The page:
I’m a fan of good, quality lighting. And you probably are, too. After all... Who isn't?
It really makes an artistic statement in a space, goes a long way to telegraph its style, and can push an interior up a notch in quality and design bravado. Many times I begin the design process thinking about the decorative lighting in a room. It’s important to consider the light fixtures at the get-go of a room’s design plan.
Unfortunately though, people sometimes forget to budget much for lighting.
They don’t anticipate the expense, spend the money elsewhere, or just don’t value it as much as, perhaps, a designer would.
Of course, there is good cheap lighting available out there. There are fixtures that are well-designed, look stylish, are up-to-date, and go easy on your budget. But, you have to be sooooo careful here.
The space you’re buying lighting for, if you are going cheap (ahem....inexpensive), should be fun and whimsical, rustic and industrial, or casual and textural.
The room has to be capable of accommodating both high and low type products. It must not be a space that takes itself too seriously.
Here are some examples:
I’ve used this light fixture (3 of them) in a nail salon before. It’s $50 from IKEA. (Yes, it took the owner hours to put these together. You pay one way or another, in time or money. :-)
Simple industrial type fixtures can be fun and inexpensive. I think this barn light fixture is classic, timeless, and I could see it working well in many types of spaces that want a more simple, rustic look. I’m using it in my Honey Bee Ham Deli project, right now. There are lots of versions of this fixture, ranging from around $75 and up.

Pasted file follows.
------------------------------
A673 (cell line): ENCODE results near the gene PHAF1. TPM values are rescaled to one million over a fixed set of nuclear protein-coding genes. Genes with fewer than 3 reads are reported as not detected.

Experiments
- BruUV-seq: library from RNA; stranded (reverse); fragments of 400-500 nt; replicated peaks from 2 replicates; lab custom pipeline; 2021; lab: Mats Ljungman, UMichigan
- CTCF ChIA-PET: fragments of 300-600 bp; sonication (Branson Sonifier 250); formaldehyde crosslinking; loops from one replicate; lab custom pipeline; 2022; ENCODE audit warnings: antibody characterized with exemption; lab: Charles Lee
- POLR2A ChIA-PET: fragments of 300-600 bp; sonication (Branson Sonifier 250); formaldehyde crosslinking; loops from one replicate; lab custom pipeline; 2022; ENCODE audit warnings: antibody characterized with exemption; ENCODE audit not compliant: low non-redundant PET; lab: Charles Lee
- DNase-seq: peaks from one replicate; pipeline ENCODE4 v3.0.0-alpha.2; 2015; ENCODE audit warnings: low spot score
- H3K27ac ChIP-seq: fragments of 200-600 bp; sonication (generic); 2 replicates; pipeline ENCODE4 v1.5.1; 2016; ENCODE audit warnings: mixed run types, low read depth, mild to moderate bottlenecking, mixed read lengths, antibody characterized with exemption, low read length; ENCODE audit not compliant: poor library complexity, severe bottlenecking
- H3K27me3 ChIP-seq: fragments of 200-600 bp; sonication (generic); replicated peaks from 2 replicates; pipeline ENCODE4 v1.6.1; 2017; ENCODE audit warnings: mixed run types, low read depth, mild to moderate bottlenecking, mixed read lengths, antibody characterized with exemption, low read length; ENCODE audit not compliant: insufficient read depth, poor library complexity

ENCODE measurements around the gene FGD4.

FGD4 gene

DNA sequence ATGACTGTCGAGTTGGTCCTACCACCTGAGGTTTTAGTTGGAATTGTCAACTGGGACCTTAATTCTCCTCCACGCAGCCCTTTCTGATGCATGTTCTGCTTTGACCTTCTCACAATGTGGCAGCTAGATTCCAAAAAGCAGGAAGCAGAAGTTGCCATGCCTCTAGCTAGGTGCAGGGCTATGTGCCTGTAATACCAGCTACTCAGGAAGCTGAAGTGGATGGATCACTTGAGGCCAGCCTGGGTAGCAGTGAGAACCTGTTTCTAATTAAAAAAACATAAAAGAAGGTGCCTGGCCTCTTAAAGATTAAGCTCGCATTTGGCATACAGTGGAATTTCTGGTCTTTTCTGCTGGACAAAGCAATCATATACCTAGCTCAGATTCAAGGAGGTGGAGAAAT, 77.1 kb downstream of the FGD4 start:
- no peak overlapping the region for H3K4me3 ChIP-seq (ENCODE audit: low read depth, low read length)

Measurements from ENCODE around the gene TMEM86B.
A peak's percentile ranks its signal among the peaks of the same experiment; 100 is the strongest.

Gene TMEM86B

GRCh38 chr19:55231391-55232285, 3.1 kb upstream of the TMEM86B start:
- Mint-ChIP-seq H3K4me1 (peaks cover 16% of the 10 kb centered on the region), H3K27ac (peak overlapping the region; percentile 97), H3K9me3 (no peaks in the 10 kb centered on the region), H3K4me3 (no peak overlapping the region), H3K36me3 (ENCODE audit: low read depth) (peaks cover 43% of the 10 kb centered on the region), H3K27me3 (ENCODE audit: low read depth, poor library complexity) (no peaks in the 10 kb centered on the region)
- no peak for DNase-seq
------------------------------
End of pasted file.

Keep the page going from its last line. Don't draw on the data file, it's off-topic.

Even though this basket type fixture is an easy DIY, here is another inexpensive IKEA pick. With a basket fixture you can go big, because it’s all about the texture and natural element this fixture gives to a room.
The one reason why the barn light, the dandelion, and the basket work so well, is...
They are shamelessly cheap.
Everyone knows they are, and they aren’t even trying to look expensive. They’re almost appreciated for their cost effective style and nature. It’s like wearing Keds or Converse shoes with a tux or a wedding gown. They’re classic, stylized, fun, and they are what they are: unabashedly practical for a budget.
Another direction you can take if you have no money left for lighting is...
That’s right— generic, plain, and simple is better than imitating expensive fixtures in a cheap manner. That's why a fixture with a simple drum shade, a glass globe pendant, a basic lantern, etc. would be good choices. While they don’t really knock your style out of the park, they don’t really bring it down either. They could also serve as decent placeholders until you have the budget to go all out. It’s kind of like a simple, basic, black dress: You can get by with a less expensive dress if it is understated and subtle. However, if you wore a more outrageous style and color (something that would call attention to itself), it would be best for it to be made of higher quality materials.
Examples of Inexpensive, generic lighting:
So what have we learned here today?
If you’ve forgotten to budget for lighting, and you’re in a pinch, any of the above options will work just fine. ;-)